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#WomenStrongWarrior Spotlight: Dr. Marni Sommer

#WomenStrongWarrior Spotlight: Dr. Marni Sommer

At WomenStrong International, we believe in the power of bold women and are inspired to share their accomplishments. These powerful changemakers turn challenges into innovations, share our belief in women and girls, and deserve recognition for their achievements. This series spotlights the essential work #WomenStrongWarriors accomplish all over the world. We hope their stories inspire you, as well.

Girls across the globe are clamoring for the chance to read Dr. Marni Sommer’s latest book, with over a million copies distributed and counting. And no, it’s not the next installment of The Hunger Games. Instead, it’s a colorfully illustrated book designed to help adolescent girls better understand their bodies and natural biological processes ― and so to feel empowered. While one million books distributed is quite an achievement, Dr. Sommer didn’t always know that helping young girls understand periods and puberty would be her calling.

In the mid-1990s, after completing her bachelor’s degree in History and French at the University of Pennsylvania, Dr. Sommer had no idea what the future held. So, she decided to pack her bags, join the Peace Corps and travel over 7,000 miles to teach English to adolescents in a rural village in Eritrea, in northeast Africa. For two years she worked with local girls and was surprised to see how many dropped out of school once they reached puberty. It soon became clear that the girls were dropping out because without running water or clean menstruation supplies, they were simply not equipped to manage their periods while attending school.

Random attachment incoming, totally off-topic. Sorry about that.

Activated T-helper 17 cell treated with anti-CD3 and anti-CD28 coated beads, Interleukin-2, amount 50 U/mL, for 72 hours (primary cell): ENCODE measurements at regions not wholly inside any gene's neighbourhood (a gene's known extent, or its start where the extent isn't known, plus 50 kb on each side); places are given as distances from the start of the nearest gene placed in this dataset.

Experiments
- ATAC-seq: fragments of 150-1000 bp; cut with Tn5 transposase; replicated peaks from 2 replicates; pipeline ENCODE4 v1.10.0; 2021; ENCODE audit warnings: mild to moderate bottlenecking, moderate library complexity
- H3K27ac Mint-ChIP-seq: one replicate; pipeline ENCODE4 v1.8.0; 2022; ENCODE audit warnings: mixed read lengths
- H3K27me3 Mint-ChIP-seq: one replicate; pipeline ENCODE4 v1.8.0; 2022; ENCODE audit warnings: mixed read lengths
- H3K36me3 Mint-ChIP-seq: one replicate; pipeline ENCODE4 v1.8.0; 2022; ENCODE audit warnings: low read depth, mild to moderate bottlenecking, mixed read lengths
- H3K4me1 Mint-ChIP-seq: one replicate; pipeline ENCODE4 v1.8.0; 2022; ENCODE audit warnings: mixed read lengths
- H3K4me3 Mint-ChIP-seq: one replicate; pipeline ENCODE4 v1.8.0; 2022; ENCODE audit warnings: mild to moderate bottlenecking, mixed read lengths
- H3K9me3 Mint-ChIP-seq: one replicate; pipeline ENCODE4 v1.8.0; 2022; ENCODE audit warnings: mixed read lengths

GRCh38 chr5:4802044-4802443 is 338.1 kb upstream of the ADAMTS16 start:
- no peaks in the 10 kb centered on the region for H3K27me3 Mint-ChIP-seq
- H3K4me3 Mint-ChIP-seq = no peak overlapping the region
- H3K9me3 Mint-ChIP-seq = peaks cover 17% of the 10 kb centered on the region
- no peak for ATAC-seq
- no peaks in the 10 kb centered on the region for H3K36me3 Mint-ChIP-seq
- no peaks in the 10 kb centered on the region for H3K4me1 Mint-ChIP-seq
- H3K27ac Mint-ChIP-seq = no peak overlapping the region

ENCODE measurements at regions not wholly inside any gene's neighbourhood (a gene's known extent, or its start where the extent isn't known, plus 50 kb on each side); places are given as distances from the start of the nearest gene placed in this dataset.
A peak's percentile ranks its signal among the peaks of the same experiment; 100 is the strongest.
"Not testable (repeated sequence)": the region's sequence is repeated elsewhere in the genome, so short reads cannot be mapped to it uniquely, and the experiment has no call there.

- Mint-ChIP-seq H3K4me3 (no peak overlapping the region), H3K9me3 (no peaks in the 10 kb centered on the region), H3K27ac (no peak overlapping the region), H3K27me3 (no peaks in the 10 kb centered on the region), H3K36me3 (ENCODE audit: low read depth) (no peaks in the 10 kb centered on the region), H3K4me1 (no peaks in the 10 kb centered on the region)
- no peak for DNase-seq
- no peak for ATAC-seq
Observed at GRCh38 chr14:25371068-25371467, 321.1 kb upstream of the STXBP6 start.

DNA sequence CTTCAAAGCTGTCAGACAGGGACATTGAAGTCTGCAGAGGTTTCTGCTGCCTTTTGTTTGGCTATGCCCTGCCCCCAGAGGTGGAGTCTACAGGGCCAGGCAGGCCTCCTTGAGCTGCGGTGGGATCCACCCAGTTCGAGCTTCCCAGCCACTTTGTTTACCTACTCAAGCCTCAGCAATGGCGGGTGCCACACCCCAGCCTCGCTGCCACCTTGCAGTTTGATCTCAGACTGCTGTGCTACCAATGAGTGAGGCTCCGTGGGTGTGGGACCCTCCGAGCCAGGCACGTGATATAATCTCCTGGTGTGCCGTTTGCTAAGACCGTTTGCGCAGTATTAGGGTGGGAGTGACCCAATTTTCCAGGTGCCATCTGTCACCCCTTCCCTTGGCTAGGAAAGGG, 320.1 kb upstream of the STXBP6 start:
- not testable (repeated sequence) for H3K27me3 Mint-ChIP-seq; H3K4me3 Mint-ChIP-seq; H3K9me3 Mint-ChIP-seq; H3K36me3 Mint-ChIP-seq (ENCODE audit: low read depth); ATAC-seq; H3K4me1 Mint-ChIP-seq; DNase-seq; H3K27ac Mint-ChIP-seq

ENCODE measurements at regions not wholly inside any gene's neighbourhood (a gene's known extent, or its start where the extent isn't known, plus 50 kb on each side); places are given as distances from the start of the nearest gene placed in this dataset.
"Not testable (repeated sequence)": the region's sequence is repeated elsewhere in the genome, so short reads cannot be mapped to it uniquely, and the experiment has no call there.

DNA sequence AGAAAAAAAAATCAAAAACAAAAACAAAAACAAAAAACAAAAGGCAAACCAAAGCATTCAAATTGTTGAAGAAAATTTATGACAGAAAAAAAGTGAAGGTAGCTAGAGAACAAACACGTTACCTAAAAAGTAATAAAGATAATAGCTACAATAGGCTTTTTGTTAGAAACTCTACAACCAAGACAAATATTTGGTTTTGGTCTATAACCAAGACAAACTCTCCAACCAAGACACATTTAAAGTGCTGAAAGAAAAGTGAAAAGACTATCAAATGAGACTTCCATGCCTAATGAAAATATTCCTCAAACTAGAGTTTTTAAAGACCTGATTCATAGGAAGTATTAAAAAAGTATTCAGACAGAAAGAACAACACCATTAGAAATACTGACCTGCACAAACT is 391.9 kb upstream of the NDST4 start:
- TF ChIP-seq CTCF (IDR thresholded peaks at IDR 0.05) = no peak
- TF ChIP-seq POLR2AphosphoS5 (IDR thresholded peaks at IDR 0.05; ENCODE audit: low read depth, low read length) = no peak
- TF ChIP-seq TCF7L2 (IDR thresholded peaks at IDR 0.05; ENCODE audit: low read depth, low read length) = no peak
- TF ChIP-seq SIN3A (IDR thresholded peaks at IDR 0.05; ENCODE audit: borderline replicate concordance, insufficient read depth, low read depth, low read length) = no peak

The fact that a common biological process like a period could become an insurmountable obstacle to a girl’s education left Dr. Sommer wondering why more wasn’t being done to help young girls. At the time, academic research on the subject was nearly nonexistent, a gap that inspired her to return to the United States to pursue a career in global health and development focused on removing obstacles to education that should never have been there in the first place.

“I always felt incredibly fortunate that I could get any kind of education I wanted,” she said. “There were never any barriers to me being able to pursue education.”

In 2001, she earned a double Master’s degree in public health and nursing from Johns Hopkins University and by 2008 she held a doctorate in public health from Columbia University, as well. She returned to east Africa, to conduct her doctoral research fieldwork in Tanzania, where she explored how menstruation and puberty could disrupt girls’ academic performance and a healthy transition into adulthood.

Dr. Sommer meets with locals on a recent trip to Tanzania.

In hopes of directly impacting the lives of the Tanzanian girls with whom she worked, Dr. Sommer was motivated to create the Girl’s Puberty Book Project, a unique guide for teaching 10-14-year-old girls there about their changing bodies.